Red Flag to a Bull


After a largely two-horse race in Formula 1 this season, we’re certainly witnessing an exciting climax. The final showdown between Lewis Hamilton and Nico Rosberg will take place in Abu Dhabi this weekend.

There were moments during the recent Brazilian Grand Prix in São Paulo when the endless rain stoppages and safety car appearances meant Formula 1 looked in danger of letting down the main reason for its very existence – to thrill and excite the millions of fans around the world, especially those who pay to watch from the grandstands at the circuits.

Of course, driver safety is of paramount importance. But the technological improvements in these areas have advanced so much over the last 20-30 years that serious driver injuries and fatalities are, thankfully, incredibly rare.

Crucially, the spins, swerves, skids and crashes are all part of the overall entertainment package that keeps F1 followers glued to their seats and TV screens.

Car beauty parades and timing stats may be enough for some ardent petrolheads, but the thrills and spills of on-track incidents are what the fans crave.


There have been some great drives in the rain in the past, but two wet weather masters – sadly no longer with us – stand out for me.

In 1976 in Fuji, conditions were so bad that the final race of the season was almost called off. Niki Lauda, the championship leader by three points going into the race, had narrowly escaped death earlier in the season in a horrific crash at Nürburgring.

Nobody was surprised when the horrendous conditions moved Lauda to voluntarily retire from the race midfield. This left the door open for James Hunt, who fought his way through the field in rain and fog to gain third place and snatch the World Championship with true British resolve, grit and determination.


In 1993 at the European Grand Prix, in the quagmire that was Donington Park, I had the pleasure of spending some time with the legendary Hunt. In addition to his TV commentary duties, he was our hospitality guest that day. Sadly, this turned out to be one of the last races he attended.

Trudging knee-deep in mud was the downside that day, but on the track Brazilian genius Ayrton Senna worked his magic from the start and gave the rain-soaked crowd a wet weather masterclass to savour.

Senna had already driven brilliantly in the rain in his maiden F1 victory in Estoril in 1985, but this display was even better – and arguably the greatest lap ever.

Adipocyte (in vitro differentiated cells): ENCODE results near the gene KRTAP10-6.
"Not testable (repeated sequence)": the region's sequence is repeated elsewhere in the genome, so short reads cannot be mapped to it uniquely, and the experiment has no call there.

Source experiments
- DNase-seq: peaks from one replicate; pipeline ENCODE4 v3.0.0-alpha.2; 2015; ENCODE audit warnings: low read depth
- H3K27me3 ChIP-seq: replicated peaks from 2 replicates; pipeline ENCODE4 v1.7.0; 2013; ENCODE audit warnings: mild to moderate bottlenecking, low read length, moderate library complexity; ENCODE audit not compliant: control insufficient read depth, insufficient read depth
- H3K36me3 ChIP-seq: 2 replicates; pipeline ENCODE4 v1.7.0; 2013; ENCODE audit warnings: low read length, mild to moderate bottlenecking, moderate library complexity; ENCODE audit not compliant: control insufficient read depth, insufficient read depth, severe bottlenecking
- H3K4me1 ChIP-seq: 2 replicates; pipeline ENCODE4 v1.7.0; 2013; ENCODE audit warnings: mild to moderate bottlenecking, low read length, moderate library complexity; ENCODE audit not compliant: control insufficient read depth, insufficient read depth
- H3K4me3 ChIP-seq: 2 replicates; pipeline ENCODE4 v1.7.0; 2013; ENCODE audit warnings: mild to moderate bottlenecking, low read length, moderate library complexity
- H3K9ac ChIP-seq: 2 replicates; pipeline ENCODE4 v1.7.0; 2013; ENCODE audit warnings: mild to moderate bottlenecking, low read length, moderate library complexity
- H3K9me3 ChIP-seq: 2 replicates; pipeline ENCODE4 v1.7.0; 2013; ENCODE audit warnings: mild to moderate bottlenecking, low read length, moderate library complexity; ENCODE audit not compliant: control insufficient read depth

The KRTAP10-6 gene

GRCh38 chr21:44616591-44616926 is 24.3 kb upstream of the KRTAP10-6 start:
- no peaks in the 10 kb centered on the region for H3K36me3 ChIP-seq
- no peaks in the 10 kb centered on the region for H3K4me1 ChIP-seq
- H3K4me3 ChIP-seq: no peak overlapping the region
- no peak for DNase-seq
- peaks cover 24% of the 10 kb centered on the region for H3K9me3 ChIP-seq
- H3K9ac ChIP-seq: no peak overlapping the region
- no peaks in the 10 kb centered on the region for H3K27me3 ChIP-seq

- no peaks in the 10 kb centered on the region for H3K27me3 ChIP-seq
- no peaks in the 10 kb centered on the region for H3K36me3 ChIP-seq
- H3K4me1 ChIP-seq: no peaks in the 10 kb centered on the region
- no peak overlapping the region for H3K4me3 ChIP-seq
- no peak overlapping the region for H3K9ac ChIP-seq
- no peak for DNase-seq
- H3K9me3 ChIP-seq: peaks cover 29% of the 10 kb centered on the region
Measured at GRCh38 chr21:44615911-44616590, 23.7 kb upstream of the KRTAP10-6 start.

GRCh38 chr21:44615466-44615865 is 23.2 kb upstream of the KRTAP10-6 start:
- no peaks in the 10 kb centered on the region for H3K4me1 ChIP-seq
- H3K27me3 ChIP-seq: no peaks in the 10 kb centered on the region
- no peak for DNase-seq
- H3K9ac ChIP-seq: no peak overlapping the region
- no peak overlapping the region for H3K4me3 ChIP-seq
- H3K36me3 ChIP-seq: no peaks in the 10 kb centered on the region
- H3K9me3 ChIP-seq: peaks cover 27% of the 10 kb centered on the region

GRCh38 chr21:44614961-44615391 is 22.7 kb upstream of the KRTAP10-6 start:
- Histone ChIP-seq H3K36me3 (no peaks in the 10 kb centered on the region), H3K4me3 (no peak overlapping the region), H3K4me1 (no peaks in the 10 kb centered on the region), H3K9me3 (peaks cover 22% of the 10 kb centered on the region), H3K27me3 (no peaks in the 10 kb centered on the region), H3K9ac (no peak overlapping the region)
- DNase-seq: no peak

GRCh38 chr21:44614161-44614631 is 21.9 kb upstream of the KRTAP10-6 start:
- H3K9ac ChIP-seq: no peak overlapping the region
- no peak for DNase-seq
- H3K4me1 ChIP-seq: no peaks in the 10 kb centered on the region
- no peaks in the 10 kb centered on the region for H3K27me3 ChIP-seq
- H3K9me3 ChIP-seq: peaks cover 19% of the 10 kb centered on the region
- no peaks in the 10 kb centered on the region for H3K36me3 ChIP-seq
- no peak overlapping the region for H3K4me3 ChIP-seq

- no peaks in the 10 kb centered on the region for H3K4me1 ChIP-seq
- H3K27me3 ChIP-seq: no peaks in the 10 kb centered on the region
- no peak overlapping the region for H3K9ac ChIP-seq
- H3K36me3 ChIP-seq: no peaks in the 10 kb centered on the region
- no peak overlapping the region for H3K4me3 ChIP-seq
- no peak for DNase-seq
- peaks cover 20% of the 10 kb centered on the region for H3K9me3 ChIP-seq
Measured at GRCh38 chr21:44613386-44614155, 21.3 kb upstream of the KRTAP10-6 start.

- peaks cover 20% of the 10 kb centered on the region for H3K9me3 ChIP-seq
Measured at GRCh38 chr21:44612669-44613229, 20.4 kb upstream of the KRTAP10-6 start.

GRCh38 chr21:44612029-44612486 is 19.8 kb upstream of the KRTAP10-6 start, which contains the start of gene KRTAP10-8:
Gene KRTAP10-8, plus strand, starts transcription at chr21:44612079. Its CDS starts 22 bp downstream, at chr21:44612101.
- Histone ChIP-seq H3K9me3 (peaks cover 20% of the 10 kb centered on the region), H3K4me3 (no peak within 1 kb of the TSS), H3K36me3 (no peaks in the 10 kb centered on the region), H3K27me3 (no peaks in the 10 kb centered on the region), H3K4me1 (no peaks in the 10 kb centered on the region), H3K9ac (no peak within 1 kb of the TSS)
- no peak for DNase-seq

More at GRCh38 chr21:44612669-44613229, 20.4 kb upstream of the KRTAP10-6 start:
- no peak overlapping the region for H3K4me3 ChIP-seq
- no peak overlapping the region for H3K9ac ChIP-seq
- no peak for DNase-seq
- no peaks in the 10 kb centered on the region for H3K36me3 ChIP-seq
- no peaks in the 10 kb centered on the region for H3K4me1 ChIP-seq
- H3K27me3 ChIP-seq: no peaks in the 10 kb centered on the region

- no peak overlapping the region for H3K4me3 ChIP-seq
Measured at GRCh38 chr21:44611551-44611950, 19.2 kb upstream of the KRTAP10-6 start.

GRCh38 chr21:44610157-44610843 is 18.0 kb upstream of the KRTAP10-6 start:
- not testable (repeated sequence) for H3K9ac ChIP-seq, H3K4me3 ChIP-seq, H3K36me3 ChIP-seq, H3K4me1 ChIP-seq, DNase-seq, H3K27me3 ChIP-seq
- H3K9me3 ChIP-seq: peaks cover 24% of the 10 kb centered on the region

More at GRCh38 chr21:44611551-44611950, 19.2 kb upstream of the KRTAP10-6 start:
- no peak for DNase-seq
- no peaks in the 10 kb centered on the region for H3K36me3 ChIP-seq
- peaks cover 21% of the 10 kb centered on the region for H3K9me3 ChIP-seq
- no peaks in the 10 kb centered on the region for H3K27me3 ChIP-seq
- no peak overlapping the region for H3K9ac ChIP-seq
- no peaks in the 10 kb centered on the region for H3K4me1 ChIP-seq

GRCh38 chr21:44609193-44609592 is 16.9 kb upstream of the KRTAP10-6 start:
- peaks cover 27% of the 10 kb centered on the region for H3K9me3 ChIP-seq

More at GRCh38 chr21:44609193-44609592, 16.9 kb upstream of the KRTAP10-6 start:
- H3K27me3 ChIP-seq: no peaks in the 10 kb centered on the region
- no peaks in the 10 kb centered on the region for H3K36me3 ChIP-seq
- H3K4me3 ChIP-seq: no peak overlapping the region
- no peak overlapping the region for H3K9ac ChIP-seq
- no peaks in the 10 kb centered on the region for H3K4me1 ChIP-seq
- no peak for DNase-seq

After slipping back a place to fifth after the start, he unbelievably overtook four drivers to lead after just the first lap, passing world champions including Alain Prost, Damon Hill and Michael Schumacher. Suffice to say, Senna went on to win the race in style.


F1 drivers get paid colossal sums of money, which you could argue outweighs the risk they take every time they climb into the cockpit of a missile on four wheels.

But these superhuman, super-fit ‘pilots’ are born to race and live on the edge. As demonstrated in Brazil, they were disappointed and frustrated when the race director stopped them driving. Thankfully, they avoided a washout and a proper race was eventually able to take place – and what a race!

It was like a red rag to a bull once the drivers got the bit between their teeth on the final restart. And for Max Verstappen, a red flag to a RED bull. With just sixteen laps to go he realised he couldn’t get the speed he wanted, and took the brave but risky decision to pit and change tyres.

In the next 25 minutes he drove like a raging bull, overtaking no less than thirteen cars to steal third place from Mexican driver Sergio Perez – showing him who Speedy Gonzalez was!


The patient, loyal crowd who stayed on through the rain – who had earlier lauded and bid farewell to their nation’s own Felipe Massa retiring in his last home Grand Prix – were now in raptures at the sight of the Flying Dutchman.

This young, fearless driver is surely a world champion in the making. As his mother and father Jos watched proudly, I had the feeling the thrills and spills of the future were in safe hands.


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